Thread Theory

Welcome to the new era of menswear sewing. Go ahead and create something exceptional!


How to sew on a button (so that it won’t fall off!)

Finished button

When I first started sewing I didn’t own too much in the way of sewing manuals and, anyways, they may not have helped me much even if I had them because I am more of a ‘try and try again’ style learner and probably wouldn’t have referred to them as I bumbled along the learning curve to becoming a proficient sewer!

When I began my first semester of fashion design school after spending several years avidly sewing my own clothing, I was very eager to learn the ‘proper’ way to do things thinking that I likely did them all wrong.  As it turns out, I’ve since come to the opinion that often the ‘proper’ way of doing something when sewing is the way that works best for the circumstance.

In the case of sewing on buttons, for instance, the ‘proper’ way of attaching them is in any manner that results in a fastener that is strong, will not fall off over time, is easy to use and looks very nice.

So I’ll show you the way that I sew on a button and you can give it a try; if it fills all of the above criteria, then it is the ‘proper’ way for you!

merchant and mills boxed

And while I’m at it, I thought I should use some of the Merchant & Mills tools we have in our store so that you can see what is within the beautiful packaging.  To sew on this button I’ll be using the measuring tape, the wide bow scissors, a hand sewing needle, a glass headed pin, and most importantly, tailor’s beeswax.merchant and mills unboxed

And I’m sewing the button to this pair of linen shorts that I just made for Matt.

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The linen is courtesy of the Fabrics-store which is an online shop that specializes in the most lovely of linens.  Both linens that I used (for the self fabric and the contrast waistband and fly shield are yarn-dyed.  I think yarn dyed fabric has such beautiful depth to it and is so appealingly rustic.  Check out the Fabrics-store’s gorgeous selection – it was lucky that Matt was around to pick the fabric because I was totally unable to pick a favorite (they’re all favorites!).

button - shorts front

Okay, now lets move on to sewing on the button! First off, I like to determine the perfect button placement.  On trousers, the button should sit directly above the zipper.  On these shorts that was one inch in from the edge of the waistband.  I also measured the halfway point between the top and bottom edge of the waistband so that the button would be centred.button - measure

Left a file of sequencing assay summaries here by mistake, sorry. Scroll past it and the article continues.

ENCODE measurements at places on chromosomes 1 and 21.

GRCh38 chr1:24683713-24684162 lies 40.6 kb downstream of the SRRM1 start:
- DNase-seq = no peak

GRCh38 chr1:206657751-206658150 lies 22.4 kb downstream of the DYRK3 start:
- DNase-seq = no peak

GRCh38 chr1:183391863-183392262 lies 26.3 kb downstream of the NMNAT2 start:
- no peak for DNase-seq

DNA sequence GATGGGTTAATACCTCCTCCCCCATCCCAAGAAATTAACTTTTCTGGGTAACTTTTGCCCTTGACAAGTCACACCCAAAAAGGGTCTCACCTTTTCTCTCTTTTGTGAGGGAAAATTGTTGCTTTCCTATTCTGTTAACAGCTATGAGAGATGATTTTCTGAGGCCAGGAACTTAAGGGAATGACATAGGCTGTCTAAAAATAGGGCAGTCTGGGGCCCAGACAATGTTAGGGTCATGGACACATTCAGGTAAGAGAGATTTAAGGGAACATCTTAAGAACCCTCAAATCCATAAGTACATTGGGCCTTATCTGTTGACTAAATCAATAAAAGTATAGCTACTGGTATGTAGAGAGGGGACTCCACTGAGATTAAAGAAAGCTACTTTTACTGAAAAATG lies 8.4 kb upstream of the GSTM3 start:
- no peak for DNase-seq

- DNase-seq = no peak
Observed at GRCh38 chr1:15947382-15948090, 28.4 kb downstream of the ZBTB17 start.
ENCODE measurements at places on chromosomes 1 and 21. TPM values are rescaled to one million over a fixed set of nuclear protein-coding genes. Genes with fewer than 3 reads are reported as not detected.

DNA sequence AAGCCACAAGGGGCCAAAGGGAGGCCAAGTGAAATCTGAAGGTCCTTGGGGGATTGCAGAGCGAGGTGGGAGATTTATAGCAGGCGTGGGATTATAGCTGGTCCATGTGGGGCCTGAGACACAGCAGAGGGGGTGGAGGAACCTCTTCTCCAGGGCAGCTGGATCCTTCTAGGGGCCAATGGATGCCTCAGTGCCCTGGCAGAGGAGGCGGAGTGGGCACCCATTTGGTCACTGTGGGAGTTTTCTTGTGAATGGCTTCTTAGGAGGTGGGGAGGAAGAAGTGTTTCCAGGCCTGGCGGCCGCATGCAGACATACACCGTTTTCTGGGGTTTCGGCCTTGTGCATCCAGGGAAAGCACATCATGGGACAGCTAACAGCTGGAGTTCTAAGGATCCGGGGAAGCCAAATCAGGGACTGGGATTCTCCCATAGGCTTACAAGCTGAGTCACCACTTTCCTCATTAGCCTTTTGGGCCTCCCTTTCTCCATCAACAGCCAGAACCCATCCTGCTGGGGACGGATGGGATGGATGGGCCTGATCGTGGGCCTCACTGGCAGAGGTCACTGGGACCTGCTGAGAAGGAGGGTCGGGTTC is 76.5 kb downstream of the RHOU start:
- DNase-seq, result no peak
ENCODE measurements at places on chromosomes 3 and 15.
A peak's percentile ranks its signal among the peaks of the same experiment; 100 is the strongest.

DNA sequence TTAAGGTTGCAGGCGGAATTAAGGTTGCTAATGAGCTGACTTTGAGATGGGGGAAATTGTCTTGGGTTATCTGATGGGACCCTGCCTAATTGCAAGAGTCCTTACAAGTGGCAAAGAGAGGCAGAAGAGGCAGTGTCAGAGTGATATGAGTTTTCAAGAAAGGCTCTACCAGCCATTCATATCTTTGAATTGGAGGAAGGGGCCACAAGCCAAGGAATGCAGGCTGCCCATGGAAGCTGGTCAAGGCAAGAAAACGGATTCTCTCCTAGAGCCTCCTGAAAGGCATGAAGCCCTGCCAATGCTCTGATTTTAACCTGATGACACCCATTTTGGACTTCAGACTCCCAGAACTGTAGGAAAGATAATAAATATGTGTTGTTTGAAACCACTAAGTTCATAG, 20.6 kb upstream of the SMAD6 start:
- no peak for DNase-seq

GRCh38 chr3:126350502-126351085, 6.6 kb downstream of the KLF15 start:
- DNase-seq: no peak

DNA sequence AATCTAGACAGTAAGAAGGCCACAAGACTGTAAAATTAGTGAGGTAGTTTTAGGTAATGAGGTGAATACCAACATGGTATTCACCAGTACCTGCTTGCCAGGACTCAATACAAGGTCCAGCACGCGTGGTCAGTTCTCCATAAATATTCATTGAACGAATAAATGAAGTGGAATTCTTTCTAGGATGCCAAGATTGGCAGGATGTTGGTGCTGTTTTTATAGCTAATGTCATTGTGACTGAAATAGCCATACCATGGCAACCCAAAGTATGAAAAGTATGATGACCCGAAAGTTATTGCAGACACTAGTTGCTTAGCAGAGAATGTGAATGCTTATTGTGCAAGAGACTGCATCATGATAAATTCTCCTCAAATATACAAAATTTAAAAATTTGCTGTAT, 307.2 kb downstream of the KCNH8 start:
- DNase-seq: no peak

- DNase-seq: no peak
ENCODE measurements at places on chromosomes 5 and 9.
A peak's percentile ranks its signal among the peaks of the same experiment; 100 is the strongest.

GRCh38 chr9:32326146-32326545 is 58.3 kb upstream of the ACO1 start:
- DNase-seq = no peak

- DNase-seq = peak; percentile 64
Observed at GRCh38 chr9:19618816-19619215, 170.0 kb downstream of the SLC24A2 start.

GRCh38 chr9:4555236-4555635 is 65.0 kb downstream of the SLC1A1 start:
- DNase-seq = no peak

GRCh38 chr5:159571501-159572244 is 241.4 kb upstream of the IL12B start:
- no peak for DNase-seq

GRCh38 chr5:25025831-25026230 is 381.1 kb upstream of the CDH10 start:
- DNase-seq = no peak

To prepare my thread, I ran it through the tailor’s beeswax.  To do that, just pinch the thread between the wax and your thumb and run it along the edge of the wax.  Then repeat the process a second time.  Finish the application by quickly rubbing the thread between my fingers to work the wax into it.  It only takes a couple seconds and makes a world of difference!

button - wax thread

I used to hand sew without preparing my thread, which I now know was a silly thing to do!  I was plagued with knots and tangles while carefully sewing hems and my buttons would often (and I mean OFTEN) snap off at the most awkward of times.  Beeswax is quick to apply to the thread and helps to make it stronger.  It also causes the thread to behave in a completely different manner than un-waxed thread – if it becomes tangled while hand sewing, my exasperating initial reaction of tugging at the knot actually works – the knot doesn’t become tighter, it just magically slips away!

Choose a sewing needle with a long eye – that way you can double up your thread and feed both ends through the eye at once.  This may seem an impossible feat (two big fat thread ends through one tiny hole?!) but just give your ends a quick trim and the wax will keep them nice and stiff so you shouldn’t have a problem.

button - clip rough thread ends

Threading the needle in this manner makes sewing on a button twice as fast…my construction teacher taught me this and I send her a telepathic thank you every time I sew on a button!button - double thread needle

Make the thread ends even with the looped end of the thread (so that you will be sewing with four strands of thread) and knot it.
button - tie knot in thread